Beyond Recovery: Reframing the Dialogues of Early African Diaspora Art and Visual Culture, 1700-1900

Collaborative Group

Dr. Anna Arabindan-Kesson, Dr. Mia L. Bagneris


African American Studies and Art and Archaeology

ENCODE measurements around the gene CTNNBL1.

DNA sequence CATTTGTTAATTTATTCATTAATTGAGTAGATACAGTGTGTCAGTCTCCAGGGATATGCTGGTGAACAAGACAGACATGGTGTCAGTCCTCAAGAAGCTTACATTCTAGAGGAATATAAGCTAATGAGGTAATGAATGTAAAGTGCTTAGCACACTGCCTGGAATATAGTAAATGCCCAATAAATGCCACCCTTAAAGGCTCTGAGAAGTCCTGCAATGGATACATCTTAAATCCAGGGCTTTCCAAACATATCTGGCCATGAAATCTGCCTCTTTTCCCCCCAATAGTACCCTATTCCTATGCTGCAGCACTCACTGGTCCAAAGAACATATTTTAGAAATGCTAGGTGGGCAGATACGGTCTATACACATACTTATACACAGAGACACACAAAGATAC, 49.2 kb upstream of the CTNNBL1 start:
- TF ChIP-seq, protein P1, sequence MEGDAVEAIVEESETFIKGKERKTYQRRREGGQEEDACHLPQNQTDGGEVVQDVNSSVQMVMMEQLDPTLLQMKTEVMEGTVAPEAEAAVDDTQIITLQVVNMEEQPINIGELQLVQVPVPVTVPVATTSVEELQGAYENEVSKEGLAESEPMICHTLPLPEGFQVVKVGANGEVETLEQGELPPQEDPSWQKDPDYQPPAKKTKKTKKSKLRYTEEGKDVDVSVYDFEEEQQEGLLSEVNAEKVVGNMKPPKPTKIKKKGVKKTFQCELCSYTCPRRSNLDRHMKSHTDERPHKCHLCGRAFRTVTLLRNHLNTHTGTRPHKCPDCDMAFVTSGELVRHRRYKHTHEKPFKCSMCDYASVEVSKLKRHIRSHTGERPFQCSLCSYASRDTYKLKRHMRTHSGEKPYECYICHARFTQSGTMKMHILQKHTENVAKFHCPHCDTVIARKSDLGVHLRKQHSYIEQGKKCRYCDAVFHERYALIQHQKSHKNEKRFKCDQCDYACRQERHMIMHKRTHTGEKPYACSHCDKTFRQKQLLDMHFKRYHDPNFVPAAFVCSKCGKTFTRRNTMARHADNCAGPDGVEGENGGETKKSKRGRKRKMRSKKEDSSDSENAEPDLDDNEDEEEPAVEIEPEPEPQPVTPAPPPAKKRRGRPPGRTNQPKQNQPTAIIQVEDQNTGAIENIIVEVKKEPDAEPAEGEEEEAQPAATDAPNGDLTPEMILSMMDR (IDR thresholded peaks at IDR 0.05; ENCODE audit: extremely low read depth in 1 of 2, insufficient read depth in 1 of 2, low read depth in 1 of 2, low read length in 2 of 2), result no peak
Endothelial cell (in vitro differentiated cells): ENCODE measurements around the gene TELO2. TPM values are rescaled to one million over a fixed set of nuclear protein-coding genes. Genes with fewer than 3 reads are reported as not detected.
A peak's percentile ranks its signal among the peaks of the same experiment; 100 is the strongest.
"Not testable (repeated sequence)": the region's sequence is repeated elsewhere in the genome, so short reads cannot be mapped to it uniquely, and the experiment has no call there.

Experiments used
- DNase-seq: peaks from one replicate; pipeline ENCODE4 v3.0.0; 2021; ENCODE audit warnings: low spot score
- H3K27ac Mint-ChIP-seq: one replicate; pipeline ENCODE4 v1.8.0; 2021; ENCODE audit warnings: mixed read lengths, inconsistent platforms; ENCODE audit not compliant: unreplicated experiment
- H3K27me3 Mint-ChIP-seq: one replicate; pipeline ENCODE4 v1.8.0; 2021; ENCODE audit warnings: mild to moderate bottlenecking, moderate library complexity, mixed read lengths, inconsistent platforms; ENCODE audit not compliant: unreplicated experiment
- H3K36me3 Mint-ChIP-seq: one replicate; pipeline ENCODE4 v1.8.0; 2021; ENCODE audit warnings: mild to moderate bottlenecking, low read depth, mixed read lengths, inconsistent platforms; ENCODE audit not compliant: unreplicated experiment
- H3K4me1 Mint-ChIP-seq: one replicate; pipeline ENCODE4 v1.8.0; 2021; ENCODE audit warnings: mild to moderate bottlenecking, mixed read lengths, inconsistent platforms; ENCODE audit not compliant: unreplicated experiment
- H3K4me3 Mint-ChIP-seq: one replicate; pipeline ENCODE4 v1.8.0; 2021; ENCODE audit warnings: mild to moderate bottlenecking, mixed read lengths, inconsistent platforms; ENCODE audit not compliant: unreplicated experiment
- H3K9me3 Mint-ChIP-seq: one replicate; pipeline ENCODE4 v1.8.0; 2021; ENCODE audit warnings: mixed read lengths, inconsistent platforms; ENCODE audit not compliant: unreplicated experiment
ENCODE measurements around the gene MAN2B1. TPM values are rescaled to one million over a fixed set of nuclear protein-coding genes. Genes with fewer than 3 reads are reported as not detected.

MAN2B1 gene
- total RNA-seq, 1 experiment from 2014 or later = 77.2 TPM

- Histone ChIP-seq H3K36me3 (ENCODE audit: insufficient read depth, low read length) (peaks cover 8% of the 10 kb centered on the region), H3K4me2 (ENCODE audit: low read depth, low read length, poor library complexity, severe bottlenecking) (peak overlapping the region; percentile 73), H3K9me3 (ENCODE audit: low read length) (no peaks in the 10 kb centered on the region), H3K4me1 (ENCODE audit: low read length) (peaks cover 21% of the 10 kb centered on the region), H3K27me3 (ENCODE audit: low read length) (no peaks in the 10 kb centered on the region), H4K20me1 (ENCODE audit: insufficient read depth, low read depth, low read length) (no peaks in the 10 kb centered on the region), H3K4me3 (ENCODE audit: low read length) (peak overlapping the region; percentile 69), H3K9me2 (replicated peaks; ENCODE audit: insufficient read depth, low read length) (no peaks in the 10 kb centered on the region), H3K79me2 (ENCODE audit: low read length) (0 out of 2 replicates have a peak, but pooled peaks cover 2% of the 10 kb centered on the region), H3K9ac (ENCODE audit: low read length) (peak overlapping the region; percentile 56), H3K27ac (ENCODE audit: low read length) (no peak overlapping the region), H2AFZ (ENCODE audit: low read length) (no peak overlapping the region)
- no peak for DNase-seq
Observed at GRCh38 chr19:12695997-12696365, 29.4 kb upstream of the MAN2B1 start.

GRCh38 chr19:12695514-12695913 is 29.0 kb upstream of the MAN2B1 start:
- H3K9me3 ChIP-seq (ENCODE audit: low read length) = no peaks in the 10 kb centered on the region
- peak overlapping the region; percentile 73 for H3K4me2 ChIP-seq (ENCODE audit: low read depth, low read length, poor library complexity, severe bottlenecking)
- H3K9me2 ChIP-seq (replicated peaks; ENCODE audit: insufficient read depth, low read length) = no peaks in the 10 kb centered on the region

Eighteenth- and nineteenth-century African diasporic artists inhabited complex aesthetic and social worlds. They were involved in multiple spheres, negotiated various collective affiliations, and, most importantly, drew on a range of aesthetic genealogies. More than an exercise in recovery that merely establishes the fact and details of these artists’ existence, this project focuses on the understudied interactions among artists of African descent and their historical milieus. These artists were not simply caught between two worlds; their subjectivity was formed in, and through, the dialogues shaped by their multiple affiliations. This study illuminates the complex historical conditions of being a Black diasporic artist during this period and brings attention to how such conditions informed the work these artists’ produced. Drawing on Mia Bagneris’s interdisciplinary work on the wider contexts of racial representation in eighteenth- and nineteenth-century art and visual culture and Anna Arabindan-Kesson’s transnational research into the intersections of Black diasporic cultural production and the visual culture of British colonial cultures, these two art historians focus on the multifaceted lives of a range of African diasporic artists that were not, solely, bound up with their racial identities. The project balances close readings of works with archival research and interdisciplinary modes of analysis to focus on specific themes—things, people, places, circuits—that contextualize the significance of these artists and their production within the networks of attachment and influence in which they were embedded. This approach allows for a deeper analysis of these artists’ aesthetic innovations alongside their participation in debates about national identity, shifting discourses about the natural world and theories of representation, as well as circuits of patronage that crisscrossed the eighteenth- and nineteenth-century Atlantic world. The product of Arabindan-Kesson’s and Bagneris’s collaboration will be a coauthored book that will redefine early African diaspora art history by revealing and reconsidering the varying entanglements of artists of African descent—and the art histories they have often been written out of—and offer a model for breaking new ground in the field. Award period: September 1, 2017 through August 31, 2019